7. Women's apparel is an extremely crowded field - how do you go about building an identity for yourself as a designer and for your brand?
I think my fabrics and my patterns are my identity. When you work in a creative field, what you produce comes from who you are as a person. My fabrics and patterns come from me. I imagined them and they come from my own 'creative vocabulary', my very own 'creative ABC's' so-to-speak. I've been copied sometimes which is to some extent flattering but what they are copying is my design identity.
8. In reviewing your Spring 2008 collection and your current Fall/Winter 2008-09, one senses that you've taken a significant step forward both in terms of the range of your collection and the level of complexity of the clothing. What is propelling this shift forward?
I think I've become more confident. Fall/Winter 2008-09 was my 6th season as a designer. I'm enjoying what I'm doing and I feel I've found my path both as a person and as a designer. When you work in a creative business such as this one, you must have a strong sense of yourself in order to grow. I think I've grown into my role as a woman's designer and that's coming through in my collections.
9. What were your design inspirations for the Fall/Winter 2008-09 collection?
Many things. I wanted to design a women's collection that was modern but still sensual and slightly cheeky. I also wanted to design pieces that are stylish but without being trendy - I want to be able to wear my clothing in two or three years from now and not look dated. I also believe that style and elegance have a great deal to do with comfort. If you're uncomfortable in a dress or other garment, you can't be stylish or elegant. That's why I tend to use natural fabrics. They feel good and look luxurious which makes a big difference in how a garment falls and how it makes you feel.
10. You've opened a store on Madison Avenue in NYC and your designs are available in a good number of high-end department stores as well as via Vivre.com. You seem to be broadening your sights to include a greater segment of the U.S. market. Clearly, the U.S. market is a priority for you. Why?
I think Americans understand me and understand what I do. In America, they tend to embrace talent easily and are always open to new things whereas Europeans can sometimes be a bit jaded. They have a very fresh attitude towards things and that appeals to me. I lived in the U.S. when I first began working and I've never really felt all that foreign there. I feel very at home in New York for instance and I love the attitude.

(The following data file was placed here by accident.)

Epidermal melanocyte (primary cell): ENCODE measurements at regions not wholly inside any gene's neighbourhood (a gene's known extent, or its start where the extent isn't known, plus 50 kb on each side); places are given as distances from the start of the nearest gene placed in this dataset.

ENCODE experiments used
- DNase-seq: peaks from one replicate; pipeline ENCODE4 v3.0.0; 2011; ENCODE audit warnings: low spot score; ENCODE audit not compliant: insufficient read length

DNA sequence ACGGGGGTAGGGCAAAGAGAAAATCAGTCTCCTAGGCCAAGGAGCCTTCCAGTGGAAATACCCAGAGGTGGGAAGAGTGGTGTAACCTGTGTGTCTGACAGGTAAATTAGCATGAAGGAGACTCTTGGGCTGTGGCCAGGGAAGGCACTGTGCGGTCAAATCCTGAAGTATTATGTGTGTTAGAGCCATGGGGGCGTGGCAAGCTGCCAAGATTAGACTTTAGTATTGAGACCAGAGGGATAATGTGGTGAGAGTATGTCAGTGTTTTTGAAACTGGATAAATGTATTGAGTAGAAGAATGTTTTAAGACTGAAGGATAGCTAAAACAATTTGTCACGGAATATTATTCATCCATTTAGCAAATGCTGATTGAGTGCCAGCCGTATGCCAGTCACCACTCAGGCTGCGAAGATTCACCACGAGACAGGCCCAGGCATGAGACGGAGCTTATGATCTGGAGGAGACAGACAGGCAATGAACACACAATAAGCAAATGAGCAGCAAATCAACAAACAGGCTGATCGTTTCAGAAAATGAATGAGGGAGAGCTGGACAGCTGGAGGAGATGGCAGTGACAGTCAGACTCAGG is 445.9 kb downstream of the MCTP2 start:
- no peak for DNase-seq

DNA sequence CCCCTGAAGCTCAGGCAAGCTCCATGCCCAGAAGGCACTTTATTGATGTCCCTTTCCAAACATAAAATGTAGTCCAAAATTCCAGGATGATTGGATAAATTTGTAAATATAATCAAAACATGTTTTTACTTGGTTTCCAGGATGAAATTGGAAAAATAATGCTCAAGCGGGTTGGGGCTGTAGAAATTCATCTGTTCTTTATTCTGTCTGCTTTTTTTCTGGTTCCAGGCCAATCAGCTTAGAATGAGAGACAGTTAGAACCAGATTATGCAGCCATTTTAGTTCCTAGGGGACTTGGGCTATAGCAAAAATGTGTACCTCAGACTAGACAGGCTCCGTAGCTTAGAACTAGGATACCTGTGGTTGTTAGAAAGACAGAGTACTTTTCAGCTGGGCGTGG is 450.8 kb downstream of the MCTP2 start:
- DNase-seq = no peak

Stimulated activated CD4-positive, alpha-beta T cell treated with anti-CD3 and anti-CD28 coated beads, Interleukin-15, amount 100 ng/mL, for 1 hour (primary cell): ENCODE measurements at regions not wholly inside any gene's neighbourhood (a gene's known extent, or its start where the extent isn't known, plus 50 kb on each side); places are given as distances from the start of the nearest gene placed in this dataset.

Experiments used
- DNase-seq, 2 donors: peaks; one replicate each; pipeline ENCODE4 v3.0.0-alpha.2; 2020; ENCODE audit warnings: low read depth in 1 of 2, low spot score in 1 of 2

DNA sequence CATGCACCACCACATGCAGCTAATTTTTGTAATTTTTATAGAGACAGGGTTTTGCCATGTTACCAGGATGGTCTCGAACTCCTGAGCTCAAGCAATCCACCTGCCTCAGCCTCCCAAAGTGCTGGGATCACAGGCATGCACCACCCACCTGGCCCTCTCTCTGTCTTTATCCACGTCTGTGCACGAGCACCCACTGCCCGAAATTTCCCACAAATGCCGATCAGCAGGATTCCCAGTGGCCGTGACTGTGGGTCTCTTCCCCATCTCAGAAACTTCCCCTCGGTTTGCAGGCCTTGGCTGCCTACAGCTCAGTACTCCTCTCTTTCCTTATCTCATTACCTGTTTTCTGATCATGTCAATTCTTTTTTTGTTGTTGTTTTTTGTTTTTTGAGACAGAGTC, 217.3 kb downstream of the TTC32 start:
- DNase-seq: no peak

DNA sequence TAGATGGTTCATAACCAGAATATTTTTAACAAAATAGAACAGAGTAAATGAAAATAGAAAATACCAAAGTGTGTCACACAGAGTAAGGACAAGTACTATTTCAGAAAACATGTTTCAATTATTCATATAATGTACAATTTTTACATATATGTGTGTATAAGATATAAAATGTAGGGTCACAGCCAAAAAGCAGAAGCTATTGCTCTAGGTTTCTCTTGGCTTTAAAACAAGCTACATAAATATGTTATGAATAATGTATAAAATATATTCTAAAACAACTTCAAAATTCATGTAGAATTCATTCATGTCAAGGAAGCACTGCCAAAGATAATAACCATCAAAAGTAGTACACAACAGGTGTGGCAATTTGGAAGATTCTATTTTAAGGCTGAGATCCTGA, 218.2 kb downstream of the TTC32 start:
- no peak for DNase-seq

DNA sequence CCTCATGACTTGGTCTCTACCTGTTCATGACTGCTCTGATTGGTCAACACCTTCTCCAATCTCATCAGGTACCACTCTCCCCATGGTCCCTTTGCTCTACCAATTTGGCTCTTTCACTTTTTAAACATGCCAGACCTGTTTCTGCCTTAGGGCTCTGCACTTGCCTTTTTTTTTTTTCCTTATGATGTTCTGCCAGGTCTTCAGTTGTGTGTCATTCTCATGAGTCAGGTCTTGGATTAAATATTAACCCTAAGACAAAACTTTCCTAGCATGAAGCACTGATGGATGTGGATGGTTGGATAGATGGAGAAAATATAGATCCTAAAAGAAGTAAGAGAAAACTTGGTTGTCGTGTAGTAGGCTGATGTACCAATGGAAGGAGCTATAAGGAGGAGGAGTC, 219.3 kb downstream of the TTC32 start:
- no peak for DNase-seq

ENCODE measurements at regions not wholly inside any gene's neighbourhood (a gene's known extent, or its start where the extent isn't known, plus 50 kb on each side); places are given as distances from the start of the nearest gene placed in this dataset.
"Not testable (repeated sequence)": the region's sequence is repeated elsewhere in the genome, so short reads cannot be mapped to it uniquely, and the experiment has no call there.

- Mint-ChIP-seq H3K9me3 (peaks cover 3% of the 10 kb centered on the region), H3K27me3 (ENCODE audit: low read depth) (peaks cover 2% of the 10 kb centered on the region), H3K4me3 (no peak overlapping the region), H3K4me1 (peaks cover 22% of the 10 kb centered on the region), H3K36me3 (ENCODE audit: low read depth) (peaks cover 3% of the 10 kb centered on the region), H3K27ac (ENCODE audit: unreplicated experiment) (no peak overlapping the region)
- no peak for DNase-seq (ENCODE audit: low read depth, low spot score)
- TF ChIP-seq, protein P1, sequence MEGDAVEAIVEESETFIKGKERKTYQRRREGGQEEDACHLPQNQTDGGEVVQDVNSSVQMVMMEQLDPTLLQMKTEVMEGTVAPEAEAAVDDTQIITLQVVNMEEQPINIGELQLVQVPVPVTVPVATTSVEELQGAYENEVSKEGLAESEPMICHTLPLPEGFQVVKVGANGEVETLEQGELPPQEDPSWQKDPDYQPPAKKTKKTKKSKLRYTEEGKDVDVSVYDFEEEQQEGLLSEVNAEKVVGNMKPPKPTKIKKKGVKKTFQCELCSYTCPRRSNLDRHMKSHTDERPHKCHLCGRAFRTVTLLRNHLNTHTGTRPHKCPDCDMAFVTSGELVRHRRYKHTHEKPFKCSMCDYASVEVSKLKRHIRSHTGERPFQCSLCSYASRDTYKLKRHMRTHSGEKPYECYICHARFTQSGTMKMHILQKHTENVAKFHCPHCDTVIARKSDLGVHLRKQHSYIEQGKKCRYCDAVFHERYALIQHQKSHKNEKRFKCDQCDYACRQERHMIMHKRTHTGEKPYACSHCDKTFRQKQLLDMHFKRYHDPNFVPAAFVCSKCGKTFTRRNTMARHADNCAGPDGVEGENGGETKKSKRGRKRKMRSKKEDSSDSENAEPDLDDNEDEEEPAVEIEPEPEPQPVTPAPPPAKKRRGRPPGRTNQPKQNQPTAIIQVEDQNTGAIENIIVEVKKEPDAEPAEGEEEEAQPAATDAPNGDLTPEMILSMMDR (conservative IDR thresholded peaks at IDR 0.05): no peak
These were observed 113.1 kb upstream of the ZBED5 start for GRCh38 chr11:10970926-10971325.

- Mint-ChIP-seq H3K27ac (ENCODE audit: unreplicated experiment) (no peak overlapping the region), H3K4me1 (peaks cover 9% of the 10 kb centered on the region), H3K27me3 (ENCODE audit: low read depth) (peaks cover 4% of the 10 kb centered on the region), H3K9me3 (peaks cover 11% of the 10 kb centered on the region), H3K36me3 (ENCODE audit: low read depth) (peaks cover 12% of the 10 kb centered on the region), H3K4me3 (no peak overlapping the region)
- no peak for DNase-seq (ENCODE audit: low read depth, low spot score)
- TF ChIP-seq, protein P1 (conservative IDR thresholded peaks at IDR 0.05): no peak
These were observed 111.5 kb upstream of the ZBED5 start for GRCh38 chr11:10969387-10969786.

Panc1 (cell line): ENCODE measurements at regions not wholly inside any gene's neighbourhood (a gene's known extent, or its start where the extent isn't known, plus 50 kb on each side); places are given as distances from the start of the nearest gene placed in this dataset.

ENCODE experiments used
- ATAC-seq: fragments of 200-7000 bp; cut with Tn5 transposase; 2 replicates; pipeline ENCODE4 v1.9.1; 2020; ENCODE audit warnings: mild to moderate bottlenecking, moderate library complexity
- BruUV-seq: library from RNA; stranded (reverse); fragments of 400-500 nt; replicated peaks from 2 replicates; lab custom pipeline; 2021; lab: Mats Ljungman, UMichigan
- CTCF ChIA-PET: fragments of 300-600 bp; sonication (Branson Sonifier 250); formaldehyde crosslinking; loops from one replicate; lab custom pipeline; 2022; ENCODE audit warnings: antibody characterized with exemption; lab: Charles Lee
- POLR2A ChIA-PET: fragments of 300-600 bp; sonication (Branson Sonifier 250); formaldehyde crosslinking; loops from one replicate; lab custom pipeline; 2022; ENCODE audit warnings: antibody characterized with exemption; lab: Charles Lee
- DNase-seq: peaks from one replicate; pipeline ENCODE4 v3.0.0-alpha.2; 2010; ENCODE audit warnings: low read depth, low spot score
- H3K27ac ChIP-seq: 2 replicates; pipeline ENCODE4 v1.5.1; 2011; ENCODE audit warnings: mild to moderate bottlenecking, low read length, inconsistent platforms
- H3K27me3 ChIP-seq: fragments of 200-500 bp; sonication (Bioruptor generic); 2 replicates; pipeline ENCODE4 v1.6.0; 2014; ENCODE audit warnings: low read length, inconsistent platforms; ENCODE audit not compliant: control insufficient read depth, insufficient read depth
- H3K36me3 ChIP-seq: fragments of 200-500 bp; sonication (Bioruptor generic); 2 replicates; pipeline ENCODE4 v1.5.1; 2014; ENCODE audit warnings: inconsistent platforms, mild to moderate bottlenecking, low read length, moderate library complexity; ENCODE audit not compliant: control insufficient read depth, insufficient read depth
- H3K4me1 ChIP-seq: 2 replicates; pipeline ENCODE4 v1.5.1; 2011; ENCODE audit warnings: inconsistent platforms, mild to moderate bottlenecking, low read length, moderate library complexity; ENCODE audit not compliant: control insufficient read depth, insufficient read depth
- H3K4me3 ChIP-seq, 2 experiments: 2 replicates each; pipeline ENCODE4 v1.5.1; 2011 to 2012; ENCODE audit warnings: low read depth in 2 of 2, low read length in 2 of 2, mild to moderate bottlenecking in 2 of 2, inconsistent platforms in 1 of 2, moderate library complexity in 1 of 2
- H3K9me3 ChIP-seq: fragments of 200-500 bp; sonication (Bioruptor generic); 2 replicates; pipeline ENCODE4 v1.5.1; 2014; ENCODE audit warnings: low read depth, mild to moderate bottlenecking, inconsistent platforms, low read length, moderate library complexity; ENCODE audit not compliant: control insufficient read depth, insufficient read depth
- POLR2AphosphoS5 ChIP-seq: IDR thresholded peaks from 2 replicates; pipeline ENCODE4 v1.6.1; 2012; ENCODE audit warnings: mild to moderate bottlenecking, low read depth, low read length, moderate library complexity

While I will always be based in London, I would love to expand my business in the U.S. although I want to do so organically. I think my collection is well-priced within the luxury segment of the market and I think my cruise collection will do well there - cruise is so big in the U.S.
11. The luxury industry is currently very focused on Asia and other emerging markets. Do you have plans to move into those markets as well?
Absolutely. We haven't started yet but it's definitely something we want to do.
12. You're Italian by birth but have lived in England for a number of years - do you consider your aesthetic sensibilities to be more Italian or have they become more British over time?
I came to London when I was very young and what appealed to me was the sense of freedom and the eccentricity of Londoners. Italians are very chic but safe. British style is unique and very inventive. I love that.
13. There was a time when London, Paris, New York and other large cities had distinct fashion identities - women in London dressed very differently than women in NYC or Paris. Do you find that distinctiveness eroding with the influence of the internet, increased travel, etc?
Because most brands are now available virtually everywhere, I sense that people are yearning for something different, something that is not available where they come from. I do the same. When I go to L.A. or New York, I tend to go to vintage shops to find something unique. I also love to buy denim in the U.S., especially brands not yet widely available in the U.K. I think, in the end, people are yearning for a personal style that is different from anyone else's. That's hard to do when the same things are available everywhere.
Thank you - it was a pleasure.
For more information about Allegra's housewares and fashion collections and points of sale, please visit her website.